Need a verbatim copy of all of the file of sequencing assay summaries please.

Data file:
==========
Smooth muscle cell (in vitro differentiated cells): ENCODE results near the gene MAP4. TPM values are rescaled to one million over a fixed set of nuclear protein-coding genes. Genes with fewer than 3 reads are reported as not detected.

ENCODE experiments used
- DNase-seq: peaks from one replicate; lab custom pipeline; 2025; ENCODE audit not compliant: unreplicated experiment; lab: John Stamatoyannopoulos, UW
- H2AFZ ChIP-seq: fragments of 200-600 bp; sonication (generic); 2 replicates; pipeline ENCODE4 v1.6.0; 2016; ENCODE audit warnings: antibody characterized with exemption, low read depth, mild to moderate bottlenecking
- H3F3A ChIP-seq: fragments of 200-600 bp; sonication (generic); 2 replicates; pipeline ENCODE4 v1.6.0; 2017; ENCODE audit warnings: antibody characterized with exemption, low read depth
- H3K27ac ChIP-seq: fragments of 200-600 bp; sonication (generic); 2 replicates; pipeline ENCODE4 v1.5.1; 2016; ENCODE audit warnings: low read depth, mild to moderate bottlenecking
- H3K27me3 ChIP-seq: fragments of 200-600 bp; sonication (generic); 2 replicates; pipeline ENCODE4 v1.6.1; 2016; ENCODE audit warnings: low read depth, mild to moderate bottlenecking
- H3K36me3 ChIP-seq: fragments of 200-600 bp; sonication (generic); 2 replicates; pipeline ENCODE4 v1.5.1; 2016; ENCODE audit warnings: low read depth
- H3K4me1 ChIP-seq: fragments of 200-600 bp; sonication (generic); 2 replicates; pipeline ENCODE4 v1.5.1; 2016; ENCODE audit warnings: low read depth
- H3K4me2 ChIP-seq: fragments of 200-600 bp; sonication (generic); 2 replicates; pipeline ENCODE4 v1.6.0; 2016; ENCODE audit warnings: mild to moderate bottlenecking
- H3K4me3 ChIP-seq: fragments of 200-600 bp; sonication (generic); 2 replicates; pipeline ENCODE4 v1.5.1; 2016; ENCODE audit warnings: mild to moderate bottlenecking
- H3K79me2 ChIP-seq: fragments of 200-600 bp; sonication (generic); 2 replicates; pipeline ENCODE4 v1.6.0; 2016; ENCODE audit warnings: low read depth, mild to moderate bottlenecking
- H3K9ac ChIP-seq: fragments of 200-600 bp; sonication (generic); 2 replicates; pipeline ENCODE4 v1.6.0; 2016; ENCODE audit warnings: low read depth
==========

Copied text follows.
Smooth muscle cell (in vitro differentiated cells): ENCODE results near the gene MAP4. TPM values are rescaled to one million over a fixed set of nuclear protein-coding genes. Genes with fewer than 3 reads are reported as not detected.

ENCODE experiments used
- DNase-seq: peaks from one replicate; lab custom pipeline; 2025; ENCODE audit not compliant: unreplicated experiment; lab: John Stamatoyannopoulos, UW
- H2AFZ ChIP-seq: fragments of 200-600 bp; sonication (generic); 2 replicates; pipeline ENCODE4 v1.6.0; 2016; ENCODE audit warnings: antibody characterized with exemption, low read depth, mild to moderate bottlenecking
- H3F3A ChIP-seq: fragments of 200-600 bp; sonication (generic); 2 replicates; pipeline ENCODE4 v1.6.0; 2017; ENCODE audit warnings: antibody characterized with exemption, low read depth
- H3K27ac ChIP-seq: fragments of 200-600 bp; sonication (generic); 2 replicates; pipeline ENCODE4 v1.5.1; 2016; ENCODE audit warnings: low read depth, mild to moderate bottlenecking
- H3K27me3 ChIP-seq: fragments of 200-600 bp; sonication (generic); 2 replicates; pipeline ENCODE4 v1.6.1; 2016; ENCODE audit warnings: low read depth, mild to moderate bottlenecking
- H3K36me3 ChIP-seq: fragments of 200-600 bp; sonication (generic); 2 replicates; pipeline ENCODE4 v1.5.1; 2016; ENCODE audit warnings: low read depth
- H3K4me1 ChIP-seq: fragments of 200-600 bp; sonication (generic); 2 replicates; pipeline ENCODE4 v1.5.1; 2016; ENCODE audit warnings: low read depth
- H3K4me2 ChIP-seq: fragments of 200-600 bp; sonication (generic); 2 replicates; pipeline ENCODE4 v1.6.0; 2016; ENCODE audit warnings: mild to moderate bottlenecking
- H3K4me3 ChIP-seq: fragments of 200-600 bp; sonication (generic); 2 replicates; pipeline ENCODE4 v1.5.1; 2016; ENCODE audit warnings: mild to moderate bottlenecking
- H3K79me2 ChIP-seq: fragments of 200-600 bp; sonication (generic); 2 replicates; pipeline ENCODE4 v1.6.0; 2016; ENCODE audit warnings: low read depth, mild to moderate bottlenecking
- H3K9ac ChIP-seq: fragments of 200-600 bp; sonication (generic); 2 replicates; pipeline ENCODE4 v1.6.0; 2016; ENCODE audit warnings: low read depth